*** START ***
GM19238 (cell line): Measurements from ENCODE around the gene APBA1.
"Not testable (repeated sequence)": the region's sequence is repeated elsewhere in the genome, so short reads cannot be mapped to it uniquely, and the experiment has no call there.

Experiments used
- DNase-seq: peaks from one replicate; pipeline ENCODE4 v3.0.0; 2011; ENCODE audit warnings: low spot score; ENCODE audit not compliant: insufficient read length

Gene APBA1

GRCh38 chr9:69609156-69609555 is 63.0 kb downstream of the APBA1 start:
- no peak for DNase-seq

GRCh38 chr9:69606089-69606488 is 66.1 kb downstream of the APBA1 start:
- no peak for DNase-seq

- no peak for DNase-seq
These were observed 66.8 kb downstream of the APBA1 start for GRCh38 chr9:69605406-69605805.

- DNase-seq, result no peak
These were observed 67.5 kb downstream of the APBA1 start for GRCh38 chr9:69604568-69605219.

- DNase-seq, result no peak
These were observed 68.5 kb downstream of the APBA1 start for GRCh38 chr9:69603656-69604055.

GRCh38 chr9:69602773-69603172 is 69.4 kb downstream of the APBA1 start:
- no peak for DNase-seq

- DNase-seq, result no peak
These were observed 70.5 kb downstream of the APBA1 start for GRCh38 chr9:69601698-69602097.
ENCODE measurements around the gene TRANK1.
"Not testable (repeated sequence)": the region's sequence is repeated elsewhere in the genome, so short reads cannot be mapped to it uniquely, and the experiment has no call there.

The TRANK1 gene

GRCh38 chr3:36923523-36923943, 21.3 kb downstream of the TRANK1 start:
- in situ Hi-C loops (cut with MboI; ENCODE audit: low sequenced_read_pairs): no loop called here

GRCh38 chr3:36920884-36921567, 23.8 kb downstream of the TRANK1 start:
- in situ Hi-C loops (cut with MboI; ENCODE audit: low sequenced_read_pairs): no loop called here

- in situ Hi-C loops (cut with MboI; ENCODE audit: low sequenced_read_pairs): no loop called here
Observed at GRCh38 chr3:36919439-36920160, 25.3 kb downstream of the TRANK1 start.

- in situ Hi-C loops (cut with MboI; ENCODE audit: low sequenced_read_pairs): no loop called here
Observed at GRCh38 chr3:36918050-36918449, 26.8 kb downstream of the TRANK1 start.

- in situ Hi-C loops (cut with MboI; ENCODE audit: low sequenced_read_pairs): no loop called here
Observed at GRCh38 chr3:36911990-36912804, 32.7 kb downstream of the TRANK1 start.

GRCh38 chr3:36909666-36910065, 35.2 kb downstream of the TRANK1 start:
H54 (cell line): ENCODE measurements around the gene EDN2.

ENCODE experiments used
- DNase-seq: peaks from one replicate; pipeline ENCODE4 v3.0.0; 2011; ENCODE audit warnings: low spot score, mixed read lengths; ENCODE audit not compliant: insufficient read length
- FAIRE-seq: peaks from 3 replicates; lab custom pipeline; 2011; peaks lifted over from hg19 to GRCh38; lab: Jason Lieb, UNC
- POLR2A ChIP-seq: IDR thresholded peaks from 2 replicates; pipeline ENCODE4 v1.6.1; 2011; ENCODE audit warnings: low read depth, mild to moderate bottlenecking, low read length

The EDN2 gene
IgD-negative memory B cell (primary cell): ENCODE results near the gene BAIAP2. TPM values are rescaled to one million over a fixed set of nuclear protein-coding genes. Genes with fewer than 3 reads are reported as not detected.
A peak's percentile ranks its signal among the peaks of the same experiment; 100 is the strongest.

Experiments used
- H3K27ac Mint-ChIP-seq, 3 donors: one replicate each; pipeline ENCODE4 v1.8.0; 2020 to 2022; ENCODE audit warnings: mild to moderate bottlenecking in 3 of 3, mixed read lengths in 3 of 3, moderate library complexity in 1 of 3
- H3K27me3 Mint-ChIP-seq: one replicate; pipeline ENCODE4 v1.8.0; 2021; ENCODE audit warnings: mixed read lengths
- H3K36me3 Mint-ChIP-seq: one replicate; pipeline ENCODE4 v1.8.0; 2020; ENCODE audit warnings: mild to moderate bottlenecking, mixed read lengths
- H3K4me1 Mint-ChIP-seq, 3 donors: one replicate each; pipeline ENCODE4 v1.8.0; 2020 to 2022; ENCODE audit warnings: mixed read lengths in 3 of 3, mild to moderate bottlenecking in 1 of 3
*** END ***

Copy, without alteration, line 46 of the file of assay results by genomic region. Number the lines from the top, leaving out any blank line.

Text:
- H3K4me1 Mint-ChIP-seq, 3 donors: one replicate each; pipeline ENCODE4 v1.8.0; 2020 to 2022; ENCODE audit warnings: mixed read lengths in 3 of 3, mild to moderate bottlenecking in 1 of 3